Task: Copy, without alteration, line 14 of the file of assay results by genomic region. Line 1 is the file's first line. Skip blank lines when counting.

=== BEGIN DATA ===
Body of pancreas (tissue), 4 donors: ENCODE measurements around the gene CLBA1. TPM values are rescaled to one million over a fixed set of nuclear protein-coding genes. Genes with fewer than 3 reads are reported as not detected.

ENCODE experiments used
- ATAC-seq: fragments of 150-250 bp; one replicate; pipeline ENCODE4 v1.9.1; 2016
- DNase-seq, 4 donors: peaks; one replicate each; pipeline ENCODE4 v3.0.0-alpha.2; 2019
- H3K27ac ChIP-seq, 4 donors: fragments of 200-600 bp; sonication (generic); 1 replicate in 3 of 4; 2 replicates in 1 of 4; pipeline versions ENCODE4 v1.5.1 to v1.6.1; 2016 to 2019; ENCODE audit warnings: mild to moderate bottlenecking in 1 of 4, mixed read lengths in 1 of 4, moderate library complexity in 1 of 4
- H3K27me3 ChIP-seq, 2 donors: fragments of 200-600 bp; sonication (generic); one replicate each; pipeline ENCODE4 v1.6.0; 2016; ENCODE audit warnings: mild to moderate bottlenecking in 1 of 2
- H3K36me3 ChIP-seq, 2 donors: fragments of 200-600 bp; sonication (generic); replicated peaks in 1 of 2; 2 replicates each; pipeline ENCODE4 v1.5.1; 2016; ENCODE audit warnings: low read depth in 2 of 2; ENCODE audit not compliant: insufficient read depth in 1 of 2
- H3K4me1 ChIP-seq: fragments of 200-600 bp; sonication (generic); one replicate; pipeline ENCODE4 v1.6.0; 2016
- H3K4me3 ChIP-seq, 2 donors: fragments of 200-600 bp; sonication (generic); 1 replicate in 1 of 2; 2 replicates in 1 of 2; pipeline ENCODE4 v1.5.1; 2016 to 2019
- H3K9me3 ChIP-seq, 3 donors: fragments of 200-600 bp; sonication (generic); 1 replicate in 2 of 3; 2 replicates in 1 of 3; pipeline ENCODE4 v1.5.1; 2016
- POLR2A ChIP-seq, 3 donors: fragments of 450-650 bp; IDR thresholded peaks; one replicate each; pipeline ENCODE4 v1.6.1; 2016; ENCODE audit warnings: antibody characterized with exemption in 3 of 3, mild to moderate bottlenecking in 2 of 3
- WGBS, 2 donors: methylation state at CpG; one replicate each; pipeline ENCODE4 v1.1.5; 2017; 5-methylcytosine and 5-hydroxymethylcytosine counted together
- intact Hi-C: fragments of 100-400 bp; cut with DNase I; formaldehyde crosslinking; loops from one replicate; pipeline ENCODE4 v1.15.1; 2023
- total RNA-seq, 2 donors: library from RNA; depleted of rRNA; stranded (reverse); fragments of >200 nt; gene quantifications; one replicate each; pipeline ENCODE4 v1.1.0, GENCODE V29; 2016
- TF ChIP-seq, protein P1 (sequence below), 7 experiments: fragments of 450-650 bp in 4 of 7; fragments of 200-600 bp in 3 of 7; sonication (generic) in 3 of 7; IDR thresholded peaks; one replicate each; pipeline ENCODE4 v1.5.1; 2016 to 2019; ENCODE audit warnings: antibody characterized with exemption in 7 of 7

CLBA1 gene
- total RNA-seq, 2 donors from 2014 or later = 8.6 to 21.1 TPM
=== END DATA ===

- total RNA-seq, 2 donors: library from RNA; depleted of rRNA; stranded (reverse); fragments of >200 nt; gene quantifications; one replicate each; pipeline ENCODE4 v1.1.0, GENCODE V29; 2016